So, the Nuggets traded Arron Afflalo, Al Harrington, and a 2014 first-round pick (the worse between the Nuggets' and Knicks' picks) to the Orlando Magic to acquire Iguodala. The Nuggets failed to obtain a single asset in Iguodala's departure.

Denver likely would have needed to eat either Jefferson's or Biedrins' contracts in order to snag one of the first-round picks the Warriors shipped out, but why not snag Rush in the deal? The Nuggets easily could have traded Andre Miller's contract of $5 million to the Jazz (who need a point guard to mentor Trey Burke and Miller played college ball at Utah) and taken back Rush.

Next, the Nuggets could have turned to the point guard free agent pool to find a backup for Ty Lawson. Denver has been rumored to be interested in Jarrett Jack, but there is another option out there that makes a lot of sense too. Chauncey Billups.

After trading away Billups to the New York Knicks (remember he was also traded by the Nuggets earlier in his career), Denver would need to mend some serious fences. Billups recently told Neil Devlin, of the Denver Post:

Now healed after an Achilles tendon tear, Billups yearns to play two more seasons. And on the eve of NBA free agency, Billups said he has been pleased with the interest, perhaps hooking on with a team "that can win it."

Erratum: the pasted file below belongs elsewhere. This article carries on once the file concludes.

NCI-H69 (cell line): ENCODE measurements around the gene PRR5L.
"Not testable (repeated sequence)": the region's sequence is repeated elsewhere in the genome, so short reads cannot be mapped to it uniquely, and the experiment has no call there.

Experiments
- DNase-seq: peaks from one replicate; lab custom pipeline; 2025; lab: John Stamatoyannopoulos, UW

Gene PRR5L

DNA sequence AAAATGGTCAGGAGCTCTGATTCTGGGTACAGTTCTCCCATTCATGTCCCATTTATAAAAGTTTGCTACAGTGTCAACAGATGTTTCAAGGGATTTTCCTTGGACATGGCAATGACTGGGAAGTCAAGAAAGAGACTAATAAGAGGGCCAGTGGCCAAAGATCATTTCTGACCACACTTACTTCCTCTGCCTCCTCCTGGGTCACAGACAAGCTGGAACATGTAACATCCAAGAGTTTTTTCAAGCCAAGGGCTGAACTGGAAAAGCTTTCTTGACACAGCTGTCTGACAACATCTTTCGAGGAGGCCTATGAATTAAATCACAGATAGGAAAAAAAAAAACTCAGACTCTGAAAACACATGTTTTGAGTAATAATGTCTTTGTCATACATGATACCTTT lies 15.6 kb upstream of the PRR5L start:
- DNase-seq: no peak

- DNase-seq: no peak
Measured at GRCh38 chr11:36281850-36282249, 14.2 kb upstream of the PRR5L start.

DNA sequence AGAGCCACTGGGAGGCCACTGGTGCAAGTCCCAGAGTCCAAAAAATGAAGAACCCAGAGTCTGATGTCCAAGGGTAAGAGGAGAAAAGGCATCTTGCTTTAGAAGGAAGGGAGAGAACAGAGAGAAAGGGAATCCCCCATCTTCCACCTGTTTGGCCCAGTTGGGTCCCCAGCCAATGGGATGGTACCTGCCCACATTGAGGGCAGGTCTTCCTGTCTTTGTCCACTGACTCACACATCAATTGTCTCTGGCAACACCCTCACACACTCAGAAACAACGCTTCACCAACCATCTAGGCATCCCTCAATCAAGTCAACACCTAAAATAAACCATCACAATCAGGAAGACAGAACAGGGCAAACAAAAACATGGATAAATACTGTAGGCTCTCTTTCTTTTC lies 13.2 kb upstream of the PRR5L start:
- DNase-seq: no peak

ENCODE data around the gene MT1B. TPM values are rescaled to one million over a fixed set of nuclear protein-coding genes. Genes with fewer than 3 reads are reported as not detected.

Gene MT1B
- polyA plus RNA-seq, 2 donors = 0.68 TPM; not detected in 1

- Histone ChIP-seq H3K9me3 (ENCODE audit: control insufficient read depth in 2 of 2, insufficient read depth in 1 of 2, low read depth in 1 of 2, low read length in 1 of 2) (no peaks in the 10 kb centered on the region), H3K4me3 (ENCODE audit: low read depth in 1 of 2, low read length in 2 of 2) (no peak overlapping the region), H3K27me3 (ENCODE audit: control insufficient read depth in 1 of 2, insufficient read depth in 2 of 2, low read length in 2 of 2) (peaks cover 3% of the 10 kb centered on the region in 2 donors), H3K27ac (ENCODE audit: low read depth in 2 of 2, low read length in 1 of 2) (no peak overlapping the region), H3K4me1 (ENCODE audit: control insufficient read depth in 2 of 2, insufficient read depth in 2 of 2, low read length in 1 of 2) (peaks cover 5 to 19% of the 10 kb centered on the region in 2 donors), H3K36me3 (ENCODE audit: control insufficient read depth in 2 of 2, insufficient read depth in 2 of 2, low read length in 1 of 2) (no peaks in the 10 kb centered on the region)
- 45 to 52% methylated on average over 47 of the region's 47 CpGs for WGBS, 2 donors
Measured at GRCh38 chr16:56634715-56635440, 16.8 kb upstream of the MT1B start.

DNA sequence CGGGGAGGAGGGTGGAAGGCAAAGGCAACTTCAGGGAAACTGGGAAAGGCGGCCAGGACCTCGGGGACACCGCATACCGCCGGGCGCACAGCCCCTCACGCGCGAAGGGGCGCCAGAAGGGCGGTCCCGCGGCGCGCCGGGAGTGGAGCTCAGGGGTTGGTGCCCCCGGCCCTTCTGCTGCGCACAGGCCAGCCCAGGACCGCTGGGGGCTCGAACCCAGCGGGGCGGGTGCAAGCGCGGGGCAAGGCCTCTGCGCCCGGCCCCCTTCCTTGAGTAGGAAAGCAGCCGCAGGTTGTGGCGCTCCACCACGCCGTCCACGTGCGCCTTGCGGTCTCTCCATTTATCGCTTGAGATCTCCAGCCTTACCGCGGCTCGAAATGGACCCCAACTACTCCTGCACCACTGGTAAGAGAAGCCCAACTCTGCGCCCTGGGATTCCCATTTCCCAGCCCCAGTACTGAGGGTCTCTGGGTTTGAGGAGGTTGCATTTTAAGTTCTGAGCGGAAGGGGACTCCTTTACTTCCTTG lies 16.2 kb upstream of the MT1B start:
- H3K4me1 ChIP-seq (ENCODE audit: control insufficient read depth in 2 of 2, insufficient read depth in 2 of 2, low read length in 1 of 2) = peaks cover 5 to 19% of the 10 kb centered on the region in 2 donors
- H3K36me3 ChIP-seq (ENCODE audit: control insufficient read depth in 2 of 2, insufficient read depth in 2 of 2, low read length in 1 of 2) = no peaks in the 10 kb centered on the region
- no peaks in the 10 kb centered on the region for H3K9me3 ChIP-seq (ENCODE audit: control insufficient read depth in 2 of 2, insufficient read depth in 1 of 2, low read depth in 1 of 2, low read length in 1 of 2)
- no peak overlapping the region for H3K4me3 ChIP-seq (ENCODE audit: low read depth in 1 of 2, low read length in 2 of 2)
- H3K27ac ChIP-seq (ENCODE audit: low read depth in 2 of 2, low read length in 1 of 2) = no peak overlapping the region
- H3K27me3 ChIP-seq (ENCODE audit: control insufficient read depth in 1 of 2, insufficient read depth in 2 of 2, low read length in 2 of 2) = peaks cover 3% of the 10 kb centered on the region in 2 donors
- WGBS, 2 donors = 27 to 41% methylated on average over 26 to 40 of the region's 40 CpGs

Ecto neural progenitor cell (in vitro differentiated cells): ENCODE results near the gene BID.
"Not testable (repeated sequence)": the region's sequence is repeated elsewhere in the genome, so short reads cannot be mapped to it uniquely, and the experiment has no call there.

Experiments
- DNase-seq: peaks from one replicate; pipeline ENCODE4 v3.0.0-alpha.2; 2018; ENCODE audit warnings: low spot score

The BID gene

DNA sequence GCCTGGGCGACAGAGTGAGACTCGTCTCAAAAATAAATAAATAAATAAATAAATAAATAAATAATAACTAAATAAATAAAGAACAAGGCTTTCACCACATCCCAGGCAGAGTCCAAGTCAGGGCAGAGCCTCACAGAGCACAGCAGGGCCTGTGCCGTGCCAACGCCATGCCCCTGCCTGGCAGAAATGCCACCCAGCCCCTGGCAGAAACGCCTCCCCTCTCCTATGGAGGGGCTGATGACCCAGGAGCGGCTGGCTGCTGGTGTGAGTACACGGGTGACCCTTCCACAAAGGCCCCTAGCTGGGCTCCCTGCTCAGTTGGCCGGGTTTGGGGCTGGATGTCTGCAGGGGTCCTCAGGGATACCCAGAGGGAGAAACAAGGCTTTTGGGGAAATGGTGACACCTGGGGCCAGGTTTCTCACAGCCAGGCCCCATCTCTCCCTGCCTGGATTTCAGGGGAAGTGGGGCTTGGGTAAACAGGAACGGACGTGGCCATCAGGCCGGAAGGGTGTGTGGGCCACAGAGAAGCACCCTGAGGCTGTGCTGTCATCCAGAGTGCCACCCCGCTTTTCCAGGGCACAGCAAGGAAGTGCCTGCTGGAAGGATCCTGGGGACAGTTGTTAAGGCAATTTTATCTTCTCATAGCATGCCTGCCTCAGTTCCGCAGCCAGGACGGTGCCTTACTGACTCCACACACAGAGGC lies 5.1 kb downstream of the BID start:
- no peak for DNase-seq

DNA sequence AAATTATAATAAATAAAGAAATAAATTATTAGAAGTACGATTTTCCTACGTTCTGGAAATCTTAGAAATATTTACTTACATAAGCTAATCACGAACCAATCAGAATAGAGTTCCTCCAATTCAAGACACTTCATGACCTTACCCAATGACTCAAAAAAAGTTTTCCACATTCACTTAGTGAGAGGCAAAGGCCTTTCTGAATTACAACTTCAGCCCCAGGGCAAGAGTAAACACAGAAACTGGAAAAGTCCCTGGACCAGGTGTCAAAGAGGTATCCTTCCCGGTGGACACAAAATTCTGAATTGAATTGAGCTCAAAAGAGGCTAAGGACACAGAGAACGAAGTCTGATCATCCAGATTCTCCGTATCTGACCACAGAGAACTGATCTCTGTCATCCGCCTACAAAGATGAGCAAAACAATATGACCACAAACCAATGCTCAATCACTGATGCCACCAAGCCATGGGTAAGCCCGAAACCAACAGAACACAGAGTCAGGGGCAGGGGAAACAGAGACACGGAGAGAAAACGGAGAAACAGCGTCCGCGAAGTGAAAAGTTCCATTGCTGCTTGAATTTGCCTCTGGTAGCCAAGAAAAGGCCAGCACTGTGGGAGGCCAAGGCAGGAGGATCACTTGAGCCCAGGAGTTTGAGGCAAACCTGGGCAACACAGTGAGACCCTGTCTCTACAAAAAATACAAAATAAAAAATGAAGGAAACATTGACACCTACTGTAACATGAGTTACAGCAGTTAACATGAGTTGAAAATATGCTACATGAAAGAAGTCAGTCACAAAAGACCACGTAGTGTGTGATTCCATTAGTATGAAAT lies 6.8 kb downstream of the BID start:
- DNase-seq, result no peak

If not, he will pursue other options - ideally, something in the front office, although he hasn't ruled out coaching...

And Billups went even further with Eric Goodman on Mile High Sports radio:

Why not sign Billups and let him play out his last couple seasons with the Nuggets and then move him into a job in the front office? He likes the coaching hire, he wants to work for the team and he could do a lot of good changing the perception in Denver to players around the league.

But nothing will change the perception of Denver like winning. The team needs to win, but without Iguodala that path will get a little longer and has become a little unclear. Not getting any assets in return for Iguodala makes that path a little more difficult.

Update:

The Nuggets could definitely still do a sign-and-trade with the Warriors. It would seriously help the Warriors out, but it could also give the Nuggets some assets and flexibility of their own. You ABSOLUTELY have to read this post: click here for it.

From the Nuggets' perspective, accommodating a sign-and-trade with a conference rival that significantly helps that team become more flexible isn't necessarily good business. But if the Warriors were willing to include an asset or two (perhaps future draft considerations, cash, and/or the rights to Nedovic), Denver could add a couple pieces and create a trade exception of their own, worth Iguodala's new salary. That's better than getting nothing for a player the Warriors could sign outright anyway.

Nate_Timmons on Twitter
ntimmons73@yahoo.com